February 24, 2022
The ICRC President Peter Maurer 's statement on the conflict in Ukraine said that the fighting in Ukraine and the escalation of the conflict could lead to death and destruction, the scale of which is frightening to think about, given its huge military capabilities.
"We are already seeing the immediate consequences for civilians, with the latest increase causing a new displacement. Residents of Donbass and elsewhere have already experienced eight years of conflict. I now fear an increase in suffering, with the potential for a huge number of casualties and the widespread destruction of civilian sites such as water and power plants, as well as mass displacement, trauma, separation of families and missing persons.
The ICRC's many years of experience have shown that miscalculations, lack of understanding and misconceptions about the potential civilian impact of major combat operations can have dire consequences.
Participants in this battle should keep in mind that:
The parties to the conflict in Ukraine must abide by international humanitarian law, including the four Geneva Conventions of 1949 and the first Additional Protocol of 1977, and ensure the protection of civilians and detainees. They must refrain from attacks that violate the rules of war or prohibit means and methods of warfare. The use of weapons with far-reaching effects should be avoided in populated areas.
Attacks must not be directed against civilian targets. Basic infrastructure must be spared, including water, gas and electricity systems that, for example, provide civilian homes, schools and medical facilities with vital water and electricity supplies. Attacks carried out with new technologies and cyber means must also comply with international humanitarian law.
The space for neutral, impartial and independent humanitarian action must be protected so that participants in humanitarian aid such as the Ukrainian Red Cross, the International Committee of the Red Cross (ICRC) and the wider Red Cross and Red Crescent Movement can access civilians.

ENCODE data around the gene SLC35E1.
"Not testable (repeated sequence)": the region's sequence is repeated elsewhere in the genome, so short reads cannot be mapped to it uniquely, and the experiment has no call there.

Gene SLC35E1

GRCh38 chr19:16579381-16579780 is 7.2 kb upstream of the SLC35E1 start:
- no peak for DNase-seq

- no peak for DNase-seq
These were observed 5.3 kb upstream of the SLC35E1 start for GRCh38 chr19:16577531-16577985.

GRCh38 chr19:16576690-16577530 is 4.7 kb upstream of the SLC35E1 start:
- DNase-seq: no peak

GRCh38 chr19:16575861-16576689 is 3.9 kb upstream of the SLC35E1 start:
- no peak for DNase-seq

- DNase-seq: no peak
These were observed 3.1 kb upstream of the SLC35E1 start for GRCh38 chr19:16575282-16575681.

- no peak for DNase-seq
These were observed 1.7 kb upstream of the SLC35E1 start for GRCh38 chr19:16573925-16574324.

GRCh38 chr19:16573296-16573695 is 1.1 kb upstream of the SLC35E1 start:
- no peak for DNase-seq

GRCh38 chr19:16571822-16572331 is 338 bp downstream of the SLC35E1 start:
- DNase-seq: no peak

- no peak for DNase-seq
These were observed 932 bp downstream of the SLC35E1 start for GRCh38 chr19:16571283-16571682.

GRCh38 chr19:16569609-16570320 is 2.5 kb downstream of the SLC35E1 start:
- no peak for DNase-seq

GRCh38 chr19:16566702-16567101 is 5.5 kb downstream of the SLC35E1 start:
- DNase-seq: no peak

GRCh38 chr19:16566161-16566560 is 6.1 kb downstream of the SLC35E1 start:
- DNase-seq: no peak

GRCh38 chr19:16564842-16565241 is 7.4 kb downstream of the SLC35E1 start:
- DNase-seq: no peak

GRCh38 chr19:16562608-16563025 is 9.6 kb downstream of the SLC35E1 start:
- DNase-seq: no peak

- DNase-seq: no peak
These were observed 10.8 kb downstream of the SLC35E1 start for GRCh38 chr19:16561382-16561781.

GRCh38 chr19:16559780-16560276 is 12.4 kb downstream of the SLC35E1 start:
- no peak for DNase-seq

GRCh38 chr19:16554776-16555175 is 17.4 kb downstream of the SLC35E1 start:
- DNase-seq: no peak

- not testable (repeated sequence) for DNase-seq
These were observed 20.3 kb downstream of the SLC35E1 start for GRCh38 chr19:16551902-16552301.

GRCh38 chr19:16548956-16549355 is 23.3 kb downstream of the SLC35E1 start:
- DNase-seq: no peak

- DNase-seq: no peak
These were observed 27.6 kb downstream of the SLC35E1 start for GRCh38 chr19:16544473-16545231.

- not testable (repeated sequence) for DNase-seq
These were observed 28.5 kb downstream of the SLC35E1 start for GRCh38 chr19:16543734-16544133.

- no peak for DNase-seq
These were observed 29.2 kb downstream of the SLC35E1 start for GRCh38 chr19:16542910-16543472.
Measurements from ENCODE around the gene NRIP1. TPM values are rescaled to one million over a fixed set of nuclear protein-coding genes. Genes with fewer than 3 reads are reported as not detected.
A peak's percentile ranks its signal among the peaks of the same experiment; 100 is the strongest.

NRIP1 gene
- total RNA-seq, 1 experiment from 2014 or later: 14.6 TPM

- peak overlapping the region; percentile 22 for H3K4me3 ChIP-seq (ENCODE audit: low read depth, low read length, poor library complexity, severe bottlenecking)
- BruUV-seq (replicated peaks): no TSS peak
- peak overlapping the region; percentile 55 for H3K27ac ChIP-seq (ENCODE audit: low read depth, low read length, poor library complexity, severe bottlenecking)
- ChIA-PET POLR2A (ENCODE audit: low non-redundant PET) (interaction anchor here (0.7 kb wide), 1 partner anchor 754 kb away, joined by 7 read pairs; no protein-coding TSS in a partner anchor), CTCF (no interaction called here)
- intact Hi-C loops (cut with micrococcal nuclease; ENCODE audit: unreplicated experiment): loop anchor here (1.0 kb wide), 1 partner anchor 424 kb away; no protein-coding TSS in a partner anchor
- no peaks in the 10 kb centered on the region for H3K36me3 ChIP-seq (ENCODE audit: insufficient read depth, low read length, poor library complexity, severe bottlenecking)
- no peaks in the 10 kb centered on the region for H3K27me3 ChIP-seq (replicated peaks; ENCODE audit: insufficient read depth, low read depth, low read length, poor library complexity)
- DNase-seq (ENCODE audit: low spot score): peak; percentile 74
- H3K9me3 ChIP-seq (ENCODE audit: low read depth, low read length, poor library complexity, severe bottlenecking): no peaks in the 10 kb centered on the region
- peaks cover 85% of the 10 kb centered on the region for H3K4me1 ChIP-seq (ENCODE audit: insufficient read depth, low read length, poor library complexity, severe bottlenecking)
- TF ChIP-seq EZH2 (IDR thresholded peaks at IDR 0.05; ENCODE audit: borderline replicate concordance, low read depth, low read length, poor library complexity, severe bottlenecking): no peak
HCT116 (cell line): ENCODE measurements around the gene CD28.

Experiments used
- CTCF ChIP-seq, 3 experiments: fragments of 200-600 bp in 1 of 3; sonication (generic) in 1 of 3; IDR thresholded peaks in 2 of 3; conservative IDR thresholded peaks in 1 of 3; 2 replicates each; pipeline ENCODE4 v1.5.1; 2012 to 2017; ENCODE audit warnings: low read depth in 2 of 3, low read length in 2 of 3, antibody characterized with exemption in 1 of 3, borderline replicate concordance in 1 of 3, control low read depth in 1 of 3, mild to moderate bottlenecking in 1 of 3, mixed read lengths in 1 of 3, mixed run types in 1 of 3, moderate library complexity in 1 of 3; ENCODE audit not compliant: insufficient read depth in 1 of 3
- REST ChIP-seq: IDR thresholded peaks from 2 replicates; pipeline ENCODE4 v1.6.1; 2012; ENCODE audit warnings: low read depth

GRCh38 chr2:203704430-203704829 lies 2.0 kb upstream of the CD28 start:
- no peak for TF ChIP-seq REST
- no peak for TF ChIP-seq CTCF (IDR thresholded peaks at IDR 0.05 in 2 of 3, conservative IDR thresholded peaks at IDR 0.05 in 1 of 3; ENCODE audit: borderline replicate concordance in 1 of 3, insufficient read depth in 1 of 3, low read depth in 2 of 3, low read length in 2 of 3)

The ICRC's priority is to help those in need. This week we delivered 3,000 liters of drinking water to the hospital in Dokuchaevsk and 7,000 liters to the municipality of Donetsk. Recent work also includes visits to places of detention to improve hygiene and nutrition. If the security situation allows, our teams, now, in Ukraine will continue their work to repair vital infrastructure, support health facilities with medicines and equipment and support families with food and hygiene items. We will continue our bilateral and confidential dialogue with the parties to the conflict to protect those affected by the fighting.
We call on all states to do everything in their power and influence to avoid an escalation of the conflict, the costs and consequences of which for the civilian population exceed the capacity for protection and assistance.
In recent years, the ICRC has seen many conflicts begin and escalate, but too few end, and in each of them the civilian population has its consequences. "